VICTORIA — Prime Minister Justin Trudeau said he was “as surprised as” B.C. Premier David Eby after a firm received Health Canada licence amendments to produce and sell cocaine.
Trudeau said Friday that the federal government was “working very quickly” with Adastra Labs of Langley “to correct the misunderstanding” caused by the company’s statement saying it was looking at commercializing cocaine as part of its business model.
He said Adastra did not have permission to sell cocaine on the “open market,” while Health Canada said the firm could only sell to other licence holders.
This comes as a second B.C. company says it is now licensed to produce, sell and distribute cocaine, as well as opium and MDMA, also known as ecstasy.
Victoria’s Sunshine Earth Labs, a biosciences firm that “aims to bring safer supply of drugs to the global market,” says in a news release it obtained an amended Controlled Drug and Substances Dealer’s Licence to include MDMA and cocaine last year.
In a written statement, Health Canada says it “thoroughly reviews applications” to ensure licensees follow all existing policies on public health and safety.
The federal agency says Adastra’s licence is for “scientific and medical purposes only,” and licensees can only sell to others who are licensed to possess the substance.
“Health Canada has contacted the company to reiterate the very narrow parameters of their licence,” the agency says. “If the strict requirements are not being followed, Health Canada will not hesitate to take action, which may include revoking the licence.”
Trudeau said commercializing decriminalized cocaine “is not something that this government is looking at furthering.”
“I was as surprised as the premier of British Columbia was to see that a company was talking about selling cocaine on the open market or commercializing it,” he said, adding that Adastra’s licence was “not a permission to sell it commercially or to provide it on an open market.”
The public uproar began after B.C. Opposition leader Kevin Falcon raised the issue during question period at the provincial legislature on Thursday.
In response, Eby said he was “astonished” by the news, and the province had not been notified or consulted by Health Canada on the matter.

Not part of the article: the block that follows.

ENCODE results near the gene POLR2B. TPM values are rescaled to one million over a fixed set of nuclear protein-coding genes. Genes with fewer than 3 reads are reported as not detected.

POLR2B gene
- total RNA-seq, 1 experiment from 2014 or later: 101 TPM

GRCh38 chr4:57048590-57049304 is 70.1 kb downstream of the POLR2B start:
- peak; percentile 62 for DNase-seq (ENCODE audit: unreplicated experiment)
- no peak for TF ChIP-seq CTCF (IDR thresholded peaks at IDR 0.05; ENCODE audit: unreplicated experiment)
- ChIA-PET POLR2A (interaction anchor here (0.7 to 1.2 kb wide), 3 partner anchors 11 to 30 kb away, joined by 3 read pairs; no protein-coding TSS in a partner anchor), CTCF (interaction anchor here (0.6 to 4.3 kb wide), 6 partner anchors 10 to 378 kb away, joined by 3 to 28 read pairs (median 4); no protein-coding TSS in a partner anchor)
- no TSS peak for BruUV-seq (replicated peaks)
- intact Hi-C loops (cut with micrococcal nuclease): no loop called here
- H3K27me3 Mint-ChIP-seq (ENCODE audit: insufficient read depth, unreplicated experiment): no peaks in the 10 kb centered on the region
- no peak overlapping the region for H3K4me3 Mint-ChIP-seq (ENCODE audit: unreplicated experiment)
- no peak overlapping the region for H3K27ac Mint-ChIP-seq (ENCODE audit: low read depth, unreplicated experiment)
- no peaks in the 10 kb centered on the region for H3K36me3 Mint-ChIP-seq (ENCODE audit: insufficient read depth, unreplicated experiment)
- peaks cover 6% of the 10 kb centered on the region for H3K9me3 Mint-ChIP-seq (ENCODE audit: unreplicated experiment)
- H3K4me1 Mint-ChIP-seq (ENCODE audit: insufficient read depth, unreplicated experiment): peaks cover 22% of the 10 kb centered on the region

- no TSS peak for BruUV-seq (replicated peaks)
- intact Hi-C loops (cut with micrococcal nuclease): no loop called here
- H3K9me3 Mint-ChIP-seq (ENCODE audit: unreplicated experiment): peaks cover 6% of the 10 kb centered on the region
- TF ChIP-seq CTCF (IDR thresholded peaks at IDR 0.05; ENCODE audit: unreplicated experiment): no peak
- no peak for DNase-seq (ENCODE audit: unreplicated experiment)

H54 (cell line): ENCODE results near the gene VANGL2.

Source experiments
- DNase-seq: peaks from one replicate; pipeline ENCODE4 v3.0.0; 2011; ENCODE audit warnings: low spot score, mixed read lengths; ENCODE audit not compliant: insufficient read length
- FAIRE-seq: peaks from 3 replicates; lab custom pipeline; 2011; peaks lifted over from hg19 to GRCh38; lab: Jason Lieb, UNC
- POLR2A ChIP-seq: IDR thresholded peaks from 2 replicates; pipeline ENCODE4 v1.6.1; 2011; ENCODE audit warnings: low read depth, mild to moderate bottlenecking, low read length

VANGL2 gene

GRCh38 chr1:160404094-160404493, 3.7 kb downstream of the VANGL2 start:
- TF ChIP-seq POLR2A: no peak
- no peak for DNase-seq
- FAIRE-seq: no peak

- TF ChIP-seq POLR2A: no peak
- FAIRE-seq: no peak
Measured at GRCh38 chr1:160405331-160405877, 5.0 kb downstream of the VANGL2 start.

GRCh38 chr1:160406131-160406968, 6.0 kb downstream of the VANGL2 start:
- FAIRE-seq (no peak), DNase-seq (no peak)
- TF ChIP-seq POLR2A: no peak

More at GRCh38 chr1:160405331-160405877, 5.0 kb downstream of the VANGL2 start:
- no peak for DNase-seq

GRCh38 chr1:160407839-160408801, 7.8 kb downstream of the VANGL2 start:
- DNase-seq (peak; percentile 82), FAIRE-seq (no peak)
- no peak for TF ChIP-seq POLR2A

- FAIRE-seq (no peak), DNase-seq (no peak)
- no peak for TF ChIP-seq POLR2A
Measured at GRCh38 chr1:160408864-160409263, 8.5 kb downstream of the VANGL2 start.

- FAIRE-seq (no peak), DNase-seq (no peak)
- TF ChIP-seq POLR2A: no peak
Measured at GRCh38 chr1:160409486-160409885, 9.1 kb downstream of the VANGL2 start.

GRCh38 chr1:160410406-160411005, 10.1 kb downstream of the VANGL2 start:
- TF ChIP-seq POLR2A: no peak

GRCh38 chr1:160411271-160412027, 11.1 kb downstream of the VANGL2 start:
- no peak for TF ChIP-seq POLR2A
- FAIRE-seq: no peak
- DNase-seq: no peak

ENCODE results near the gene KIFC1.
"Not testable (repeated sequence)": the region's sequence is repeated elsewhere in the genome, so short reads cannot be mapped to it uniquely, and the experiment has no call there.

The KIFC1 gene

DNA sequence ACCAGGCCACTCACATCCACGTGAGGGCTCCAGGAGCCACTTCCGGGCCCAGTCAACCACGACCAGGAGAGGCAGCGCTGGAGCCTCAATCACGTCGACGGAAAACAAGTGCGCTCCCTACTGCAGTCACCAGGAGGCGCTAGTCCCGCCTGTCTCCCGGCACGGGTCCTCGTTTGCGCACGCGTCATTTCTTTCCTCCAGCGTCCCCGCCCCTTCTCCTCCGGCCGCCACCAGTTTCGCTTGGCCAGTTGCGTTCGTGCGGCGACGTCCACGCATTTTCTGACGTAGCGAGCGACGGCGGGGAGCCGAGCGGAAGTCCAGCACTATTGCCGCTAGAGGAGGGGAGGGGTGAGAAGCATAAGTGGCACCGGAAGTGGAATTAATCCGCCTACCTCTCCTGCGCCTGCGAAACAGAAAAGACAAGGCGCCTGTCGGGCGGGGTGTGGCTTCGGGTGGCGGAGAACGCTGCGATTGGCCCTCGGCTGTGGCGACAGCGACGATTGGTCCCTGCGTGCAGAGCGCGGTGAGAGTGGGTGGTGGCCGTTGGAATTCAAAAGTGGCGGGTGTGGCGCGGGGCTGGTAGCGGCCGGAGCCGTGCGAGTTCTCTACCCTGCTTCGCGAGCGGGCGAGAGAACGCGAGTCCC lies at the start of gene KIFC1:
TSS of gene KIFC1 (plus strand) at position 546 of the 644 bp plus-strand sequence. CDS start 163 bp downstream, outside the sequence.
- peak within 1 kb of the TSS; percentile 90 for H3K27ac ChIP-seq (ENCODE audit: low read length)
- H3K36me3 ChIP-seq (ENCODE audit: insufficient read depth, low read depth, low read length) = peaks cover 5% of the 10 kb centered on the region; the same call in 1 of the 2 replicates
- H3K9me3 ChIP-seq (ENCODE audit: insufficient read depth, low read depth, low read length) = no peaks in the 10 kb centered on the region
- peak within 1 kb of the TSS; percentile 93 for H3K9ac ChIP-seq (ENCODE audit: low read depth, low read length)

Adastra Labs said Health Canada approved its licence amendment to produce, sell and distribute cocaine on Feb. 17.
CEO Michael Forbes had said in a statement that it would evaluate how the commercialization of the substance fits in with its business model in an effort to position itself to support the demand for a safe supply of cocaine.
Eby said the licence “is not part of our provincial plan,” referring to the ongoing effort to stem the overdose death rate, with an average of more than six people dying every day in B.C. in 2022.
B.C.’s drug decriminalization policy went into effect at the end of January, allowing individuals who are 18 and over to possess up to 2.5 grams of opioids, cocaine, methamphetamine and MDMA without criminal penalties.
The decriminalization is a three-year pilot project.
B.C. businesses are hiring a record number of temporary foreign workers as they struggle to fill jobs.
The latest federal data show there were more than 32,200 people in B.C. under the federal government’s Temporary Foreign Worker Program at the end of 2022, more than Ontario, which has more than twice B.C.’s population.
It’s a sign that companies—especially restaurants, farms, construction firms and retailers—are increasingly reliant on importing workers. They point to a tight labour market, with B.C.’s unemployment rate at 4.2% in December.
“It worries us, but in a good way,” Labour Minister Harry Bains said. “It means our economy is booming. It’s running on all cylinders, and we have more jobs than people available.”
The federal Temporary Foreign Worker Program allows Canadian businesses to hire foreigners for up to two years if they can demonstrate they were unable to hire a Canadian resident for the position.
Those employers are also required to register with the provincial Employment Standards Branch. In 2021, the branch received 2,955 applications from employers. In 2022 it received more than 12,300, more than 10,000 of them in the last four months of the year.